Most Westerners grew up with chilling tales of graveyard ghouls and mysterious beasts that go bump in the night. But what about evil spirits that haunt the bathroom or skeletal whales that patrol the coast? Japanese culture is full of strange tales about bizarre creatures and supernatural beings. Here are 11 of the strangest.
The Skeletal Whale
The bakekujira, or “ghost whale,” (above) is a mythical beast said to live near the Western coast of Japan. The ghostly creature has no flesh, but is instead a massive whale skeleton that haunts the sea and frightens coastal residents. Unknown fish and birds accompany the bakekujira, and attempts to kill the beast prove fruitless.
The Toilet Paper Monster
As if using an unfamiliar toilet wasn’t unpleasant enough, folks in Japan have to worry about aka manto, a murderous spirit that lurks in public facilities. The red-caped aka manto places his hand under a stall (usually the last one) and asks the occupant if they prefer red or blue toilet paper. If the person chooses red, aka manto will slice their skin until their clothes turn red. Choosing blue will result in strangulation. Occupants who select a different color will be dragged the Netherworld, never to be seen again. The only way to avoid a terrifying death at the hands of aka manto is to say “no paper.”
The Filth Licker
Unlike the aka manto, the akaname is a useful bathroom-dwelling creature. Akanames creep out at night to lick the filth that accumulates in bathrooms!
The Monster Cat
Do you own a cat that is over 10 years old or at least 8.25 pounds? What about a cat with a long tail? If so, you just might have a bakeneko on your hands. A bakeneko, or monster cat, starts life as a normal feline but eventually transforms into a wicked creature capable of flying, talking, and walking about on its hind legs. Bakenekos also have the ability to create ghostly fireballs, shape shift, and even reanimate human corpses.
The Wind-Riding Weasel Brothers
Kamaitachi refers to a trio of weasel brothers that ride the wind and cut people’s legs with their razor-sharp claws. One of the weasels applies medication to the victims’ wounds, leaving affected men and women with nothing more than painful wounds and an uneasy feeling.
The One-Legged Umbrella
After months or years of service, an old umbrella might transform into kasa-obake, a self-aware umbrella with one eye, one leg, and a long tongue. However, don’t confuse kasa-obake with yūreigasa, a one-eyed, one-legged umbrella that hurls people into the sky on windy days.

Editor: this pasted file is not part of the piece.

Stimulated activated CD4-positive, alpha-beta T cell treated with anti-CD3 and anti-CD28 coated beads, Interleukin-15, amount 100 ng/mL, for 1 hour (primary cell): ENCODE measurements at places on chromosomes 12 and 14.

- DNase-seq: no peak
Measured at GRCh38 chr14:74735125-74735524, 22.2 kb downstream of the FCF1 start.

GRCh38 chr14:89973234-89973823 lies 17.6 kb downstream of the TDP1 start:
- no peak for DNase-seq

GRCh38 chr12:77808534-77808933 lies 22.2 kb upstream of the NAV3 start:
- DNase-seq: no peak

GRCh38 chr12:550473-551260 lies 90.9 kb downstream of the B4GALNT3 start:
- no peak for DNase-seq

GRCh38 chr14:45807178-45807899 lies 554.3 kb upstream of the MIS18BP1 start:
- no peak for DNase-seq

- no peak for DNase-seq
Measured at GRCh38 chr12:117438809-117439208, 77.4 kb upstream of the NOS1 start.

The Watching Eyes
Mokumokuren are groups of eyes that stare down from paper sliding walls or tatami floor mats. In some stories, people who sleep beneath the watching eyes will awake to find their own eyes gone. In other tales, industrious Japanese remove the eyes and sell them to local surgeons.
The Animated Lump of Decaying Flesh
The nuppeppō is a smelly blob of rotting flesh that roams around deserted village streets at night. The animated lump of flesh has vague facial features and may even possess fingers and toes. Sound tasty? Legend has it that men and women who eat a nuppeppō will enjoy enteral youth.
The Long Necks
According to Japanese legend, rokurokubi are seemingly-normal looking humans with ability to stretch their necks to astounding lengths. Most rokurokubi attempt to hide their power, though some don’t even know about their supernatural stretching abilities.
The Man with an Eye in Place of His Anus
The shirime, a man with an eye in place of his anus, is perhaps the strangest supernatural creature on this list. Legend has it a samurai was walking down the street late one night when a man in a kimono asked for a moment of his time. The samurai was startled, but his surprise changed to terror when the man stripped down and bent over to show a large, glittering eye where his anus should have been.
The Possessed Objects
Tsukumogami is the idea that virtually any object, however mundane, can become self-aware once it is 100 years old or more. An animated tea caddy named tsukumogami reportedly helped one Japanese leader broker peace with an enemy, and several types of possessed objects have their own name. For example bakezōri is a possessed pair of straw zori sandals, boroboro-ton is a possessed comforter, kameosa is a possessed sake jar, and yamaoroshi is a haunted vegetable grater.